By Tristan Gray – Convenor of Our Republic
As the news of the passing of Elizabeth Windsor filtered out the initial response was relatively subdued. The BBC, as expected, silenced its programming and various organisations and leaders expressed their condolences. We did as well, we’re aware that many were deeply shaken by her loss and wished them peace.
But then came the rush to cancel life as we knew it for everyone in Britain. Football and rugby games were cancelled en masse, not cancelled by players or clubs but imposed upon them by their unions. The Trade Union Congress cancelled their conference at the last minute, leaving hundreds of delegates who had already booked leave, travel, and accommodation adrift. Both the Scottish Parliament and Westminster shut their doors, cancelling parliamentary business for weeks after only just having returned from their recess.
All this as we have only just begun returning to some semblance of normality after years under the restrictions of a raging pandemic.
But one institution seemed free to continue as the rest of the nation was frozen. The Monarchy itself. Within hours Charles had issued statements to the country under the title of King. Within days new titles were bestowed and every city in the country was expected to announce his ascension. His staff in his previous office of Prince of Wales were sacked and his brother, Andrew, announced as one of the four Counsellors of the State who may represent the nation in his stead when he is unable to do so – a staggering and unacceptable decision that debased the institution and the country it claims to represent.
Our lives could wait. His claim to power could not.
What is this all for? As a cost of living crisis bites and those most vulnerable cry out for aid, politicians are prevented from carrying out the vital work necessary to deliver them support and hold the government to account to provide that support. As crisis crashes towards us our representatives are frozen, unable to do their vital work to prepare for the winter ahead.
Whilst those on the breadline struggle to hold on, hundreds of them on zero hour contracts saw those hours disappear as employers scrambled to cancel events in deference to a nationally imposed period of mourning.
All this in the name of “respect”.
At the proclamation event for the new Monarch we called on republicans to make their objections heard, and heard they were. Their protests were captured in recordings and widely reported by the media, a brief glimpse of resistance to the media barrage of implicit consent by omission of dissenting views.
The response? Our members, and those of the Radical Independence Campaign alongside us, were immediately detained by police. One protester who had a placard reading “F*ck imperialism – abolish the Monarchy” (which for those with experience of protesting will know is fairly mild) had the placard confiscated and then was arrested for “breach of the peace” and held into the evening by Scottish Police.
“Respect” wasn’t just to be expected as part of a period of enforced mourning for Elizabeth. It was also to be enforced, using the force of public order if necessary, to silence dissent to the new Monarch being imposed upon us, and the institution he represents. Only 45% of Scots support the Monarchy? Tough, your feelings are not relevant. Your betters have decided how you must feel on your behalf. It has decided how you must express your mandated mourning on your behalf. This period of mourning is being weaponised to ensure that no one questions the idea that Charles has our consent. His ascension was deliberately tied to the period of mourning for his predecessor to stifle resistance to his claim.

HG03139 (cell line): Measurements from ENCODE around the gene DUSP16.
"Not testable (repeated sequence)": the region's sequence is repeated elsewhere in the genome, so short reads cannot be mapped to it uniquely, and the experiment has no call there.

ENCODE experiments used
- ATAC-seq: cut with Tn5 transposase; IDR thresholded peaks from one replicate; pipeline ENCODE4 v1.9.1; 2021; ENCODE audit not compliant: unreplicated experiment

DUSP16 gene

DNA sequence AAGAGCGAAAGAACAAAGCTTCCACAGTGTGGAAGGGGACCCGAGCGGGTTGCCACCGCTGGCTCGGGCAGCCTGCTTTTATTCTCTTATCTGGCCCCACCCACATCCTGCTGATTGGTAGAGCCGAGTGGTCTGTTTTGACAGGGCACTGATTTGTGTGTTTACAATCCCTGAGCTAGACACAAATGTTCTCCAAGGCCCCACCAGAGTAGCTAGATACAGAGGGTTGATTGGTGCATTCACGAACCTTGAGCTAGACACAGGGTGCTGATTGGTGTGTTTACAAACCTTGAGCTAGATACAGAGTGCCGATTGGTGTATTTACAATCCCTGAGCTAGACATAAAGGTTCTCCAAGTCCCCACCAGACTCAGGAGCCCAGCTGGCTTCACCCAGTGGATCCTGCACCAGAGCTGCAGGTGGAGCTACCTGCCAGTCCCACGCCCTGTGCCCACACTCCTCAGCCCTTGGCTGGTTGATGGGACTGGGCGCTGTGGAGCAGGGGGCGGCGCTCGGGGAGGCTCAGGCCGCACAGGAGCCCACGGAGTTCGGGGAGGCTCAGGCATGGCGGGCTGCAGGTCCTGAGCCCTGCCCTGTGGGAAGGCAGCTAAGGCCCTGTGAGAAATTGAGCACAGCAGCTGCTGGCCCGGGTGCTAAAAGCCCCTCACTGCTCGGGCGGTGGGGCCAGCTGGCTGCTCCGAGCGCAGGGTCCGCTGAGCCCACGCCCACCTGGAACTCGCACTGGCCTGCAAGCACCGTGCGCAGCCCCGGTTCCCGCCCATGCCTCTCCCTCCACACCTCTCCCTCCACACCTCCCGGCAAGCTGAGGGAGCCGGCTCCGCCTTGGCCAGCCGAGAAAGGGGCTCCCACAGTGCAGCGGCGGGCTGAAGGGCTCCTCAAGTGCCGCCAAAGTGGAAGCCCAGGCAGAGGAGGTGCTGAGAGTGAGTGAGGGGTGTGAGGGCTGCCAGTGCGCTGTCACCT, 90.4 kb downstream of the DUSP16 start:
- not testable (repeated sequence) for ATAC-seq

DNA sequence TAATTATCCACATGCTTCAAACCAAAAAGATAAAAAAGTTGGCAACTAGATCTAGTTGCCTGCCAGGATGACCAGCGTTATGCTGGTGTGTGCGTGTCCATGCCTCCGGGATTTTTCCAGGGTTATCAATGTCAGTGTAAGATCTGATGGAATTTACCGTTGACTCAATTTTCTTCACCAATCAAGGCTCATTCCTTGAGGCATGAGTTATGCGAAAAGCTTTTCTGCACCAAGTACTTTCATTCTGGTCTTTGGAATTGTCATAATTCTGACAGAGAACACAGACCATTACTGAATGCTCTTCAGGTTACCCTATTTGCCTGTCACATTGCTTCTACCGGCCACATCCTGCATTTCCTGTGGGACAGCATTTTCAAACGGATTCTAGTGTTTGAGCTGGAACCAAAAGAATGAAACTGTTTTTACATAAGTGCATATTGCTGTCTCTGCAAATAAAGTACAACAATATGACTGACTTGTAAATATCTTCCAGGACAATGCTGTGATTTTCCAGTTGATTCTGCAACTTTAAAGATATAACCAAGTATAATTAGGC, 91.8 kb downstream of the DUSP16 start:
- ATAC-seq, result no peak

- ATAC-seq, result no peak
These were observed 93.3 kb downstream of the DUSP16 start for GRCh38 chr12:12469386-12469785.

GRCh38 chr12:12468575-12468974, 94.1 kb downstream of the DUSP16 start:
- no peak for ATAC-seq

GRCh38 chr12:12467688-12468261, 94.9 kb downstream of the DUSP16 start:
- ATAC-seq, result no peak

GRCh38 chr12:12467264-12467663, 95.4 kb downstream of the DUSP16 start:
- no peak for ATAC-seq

Politicians across Scotland have expressed their fears at what we’re seeing. Carol Mochan, Scottish Labour MSP, said “everyone has the right to express their opinions peacefully, this sets a dangerous precedent” Amy Callaghan, SNP MP, said “republican views are as valid as any other. No one should be arrested for just expressing that.” Scottish Green MSP Maggie Chapman called it “deeply concerning” and reminded us that “free speech underpins any Democracy. Peaceful protest must be protected.” Even David Davis, Conservative MP, wrote to the police saying “I hope that members of the public will remain free to share their opinions and protest in regard to issues about which they feel strongly.”
Is this all a true mark of respect to Elizabeth Windsor? A woman in part defined by a work ethic that had her refusing to ever take time away unless absolutely necessary. Who gave mere days between the death of her beloved husband of decades of marriage and returning to her public duties. That dedication to carrying on regardless was widely respected, even by some of those who rejected the institution she represented.
Our establishment, rather than respecting that legacy, demands everyone do what she never would have done, downing tools and putting their duties on pause. A clear attempt to enforce a national mood of adoration and subservience to her deeply unpopular successor in a desperate attempt to shore up a crumbling institution.
An institution that will be supported by the use of force if necessary.
Note: Mariángela, the protester with the placard, has now been charged and will be brought to the Edinburgh Sheriff Court on 30th September. They have issued a statement – We have a protest in solidarity planned.